Despite being one of the lone neighborhoods in Manhattan to preserve its heritage and verve, Chinatown sometimes seems unaware of its cultural cachet. Whether it’s because it has shunned the branding that raises rents or because of the anti-curb appeal of hanging carcasses and crates of seafood along the streets, the hood has maintained status as a lowkey downtown enclave for creatives and families alike.
At the same time, there’s been an uptick in uptown influence, most notably André Saraiva’s Café Hernie on Forsyth Street, as well as several boutique businesses. Despite the abundance of new options, local creatives Alberto Chapa and Riley Metcalf flock to Chinatown’s authenticity, specifically the place named the second most essential restaurant in New York by Eater.
In 2002, “Lurker” Lou Sarowsky moved to New York City with his longtime friend and fellow Cape Cod native Zered Bassett, into a now infamous, windowless apartment in Lower Manhattan. Sarowsky dubbed it the “Vicious Cycle” house, and his crew kept up a rigorous schedule of skateboarding all day and filming for Bassett’s indie-skate video of the same name, followed by nights of smoking, drinking, and playing pool.
Dollar slices, bodega sandwiches, and dumpling deals quickly become dietary stalwarts of any New Yorker on a budget, which is about 99 percent of us. The eternal quest for cheap eats isn’t just about saving cash– it doubles as a way to explore the city. For Josh Olley, Jarod Taber and Marki Becker, founders of Wash & Fold NYC, their favorite dumpling spot is also a creative salon, where they’ve hatched several ideas, including a curated show opening tonight at their local, North Dumpling in Chinatown. More →
While most rock bands go out of their way to convince you how cool their are on their social channels, trying to channel some mid-90s Oasis arrogance, Nothing has built its rapport with fans by being brutally honest and open. “It’s important to me to stay true to the piece of trash that actually I am,” leader Domenic Palermo says.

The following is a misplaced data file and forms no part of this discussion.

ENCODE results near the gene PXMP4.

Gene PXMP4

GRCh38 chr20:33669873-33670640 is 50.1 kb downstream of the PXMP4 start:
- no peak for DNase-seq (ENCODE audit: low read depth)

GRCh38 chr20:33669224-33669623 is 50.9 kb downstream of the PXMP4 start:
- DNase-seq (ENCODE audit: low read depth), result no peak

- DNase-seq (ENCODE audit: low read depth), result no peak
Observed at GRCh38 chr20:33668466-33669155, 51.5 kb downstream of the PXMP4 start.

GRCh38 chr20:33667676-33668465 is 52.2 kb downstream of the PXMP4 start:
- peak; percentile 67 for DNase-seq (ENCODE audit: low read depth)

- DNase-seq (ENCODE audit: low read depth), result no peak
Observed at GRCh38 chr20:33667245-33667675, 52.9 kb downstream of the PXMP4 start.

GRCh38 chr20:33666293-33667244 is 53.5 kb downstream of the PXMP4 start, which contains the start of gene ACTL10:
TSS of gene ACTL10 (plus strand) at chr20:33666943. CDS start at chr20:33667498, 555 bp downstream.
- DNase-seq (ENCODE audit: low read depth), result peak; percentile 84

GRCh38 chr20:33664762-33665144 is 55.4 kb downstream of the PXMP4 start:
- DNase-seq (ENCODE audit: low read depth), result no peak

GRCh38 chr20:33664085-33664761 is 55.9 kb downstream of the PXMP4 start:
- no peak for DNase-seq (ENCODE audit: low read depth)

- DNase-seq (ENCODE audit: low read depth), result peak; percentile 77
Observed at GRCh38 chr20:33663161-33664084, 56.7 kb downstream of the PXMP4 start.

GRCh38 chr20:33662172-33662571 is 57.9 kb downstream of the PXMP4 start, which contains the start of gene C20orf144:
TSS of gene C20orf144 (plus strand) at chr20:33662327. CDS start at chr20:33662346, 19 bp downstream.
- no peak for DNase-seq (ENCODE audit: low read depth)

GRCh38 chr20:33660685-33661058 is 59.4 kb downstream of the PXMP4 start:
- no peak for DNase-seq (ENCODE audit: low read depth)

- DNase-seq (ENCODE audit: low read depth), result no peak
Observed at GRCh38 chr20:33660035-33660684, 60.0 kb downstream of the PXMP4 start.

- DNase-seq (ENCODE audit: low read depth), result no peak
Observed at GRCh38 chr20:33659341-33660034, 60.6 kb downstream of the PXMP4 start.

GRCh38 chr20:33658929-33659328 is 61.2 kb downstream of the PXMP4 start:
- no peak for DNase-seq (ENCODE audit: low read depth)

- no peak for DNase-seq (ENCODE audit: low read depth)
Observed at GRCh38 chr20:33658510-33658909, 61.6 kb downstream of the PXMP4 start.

Champagne, bespoke pencils, custom soccer jerseys, and superfood shakes. None of these are items you’d typically find in Chinatown, but a two-block stretch on Forsyth Street, where CW Pencils opened earlier this year, is rapidly changing the feel of the neighborhood. A block from where Le Baron owner Andre Saraiva recently installed the Vogue-worthy Cafe Henrie, Saraiva’s doorman and fellow Frenchman Simonez Wolf is now serving organic coffee, superfood smoothies, juice and more — all with a futbol-themed flair.
Walking into a skate shop for the first time can be intimidating. Habitat pro Al Davis once likened the experience to walking into a neighborhood barbershop, where there are just as many people hanging out as actually getting lined up. Like record stores, these shops are more than just places to buy things — they’re enclaves for a community. Brooklyn’s newest skate shop is keeping that vibe alive, while offering new and vintage items cheaper than most websites.
Detail of The LB Project artwork by Michael Sieban. (Deckaid’s FB)
One of skateboarding’s biggest commercial booms was in the 1980s. With their robust royalty checks and penchant for partying, many of the big name vert riders of the decade were legitimate rock stars. Unlike today, it wasn’t the contest money or shoe contracts that beefed up their bank accounts, but monthly board sales royalty checks that often exceeded 10K (put that in the inflation calculator). Sure, kids were consuming these boards because Tony Hawk and Christian Hosoi were household names, but it was the actual board art that was the true marketing tool.
Once upon a time there were things called subcultures, that managed to thrive despite promotion through “social channels” or sponsorships from energy drinks. Since 1980, 156 Rivington Street has been a subculture enclave for activists, artists, counter culturists, and assorted noisemakers, providing a non-profit space to exchange ideas and physically interact. It’s not secret that the hardcore punk scene was once a magnet for such individuals, so when the storied matinee shows at CBGB became too violent in the late-’80s, punk turned off the Bowery to Rivington Street to ABC No Rio.
A line of skateboarders from their pre-teens to their 30s queued up this past Saturday, waiting up to an hour for “Professor” Paul Schmitt to saw their 9-ply rectangles of wood into custom skateboards. Hosted by Converse Cons at Chemistry Creative in Bushwick, Schmitt was part of a team that included Brooklyn-based designer Grotesk, and local pro skater Aaron Herrington, conducting a workshop titled, “Making & Designing Skate Decks,” as part of the Cons Project’s free community program.
While on sabbatical from the NYC winter in Puerto Rico and working on his latest “Illumignarly” video, NYC skateboarder and Samurai founder Billy Rohan received word that his 100 Gates Program had received a $30,000 grant from the Lower East Side Business Improvement District. A Chinatown resident and active neighborhood advocate, Rohan’s idea was to commission artists to decorate 100 roll-down gates connected to businesses in the LES.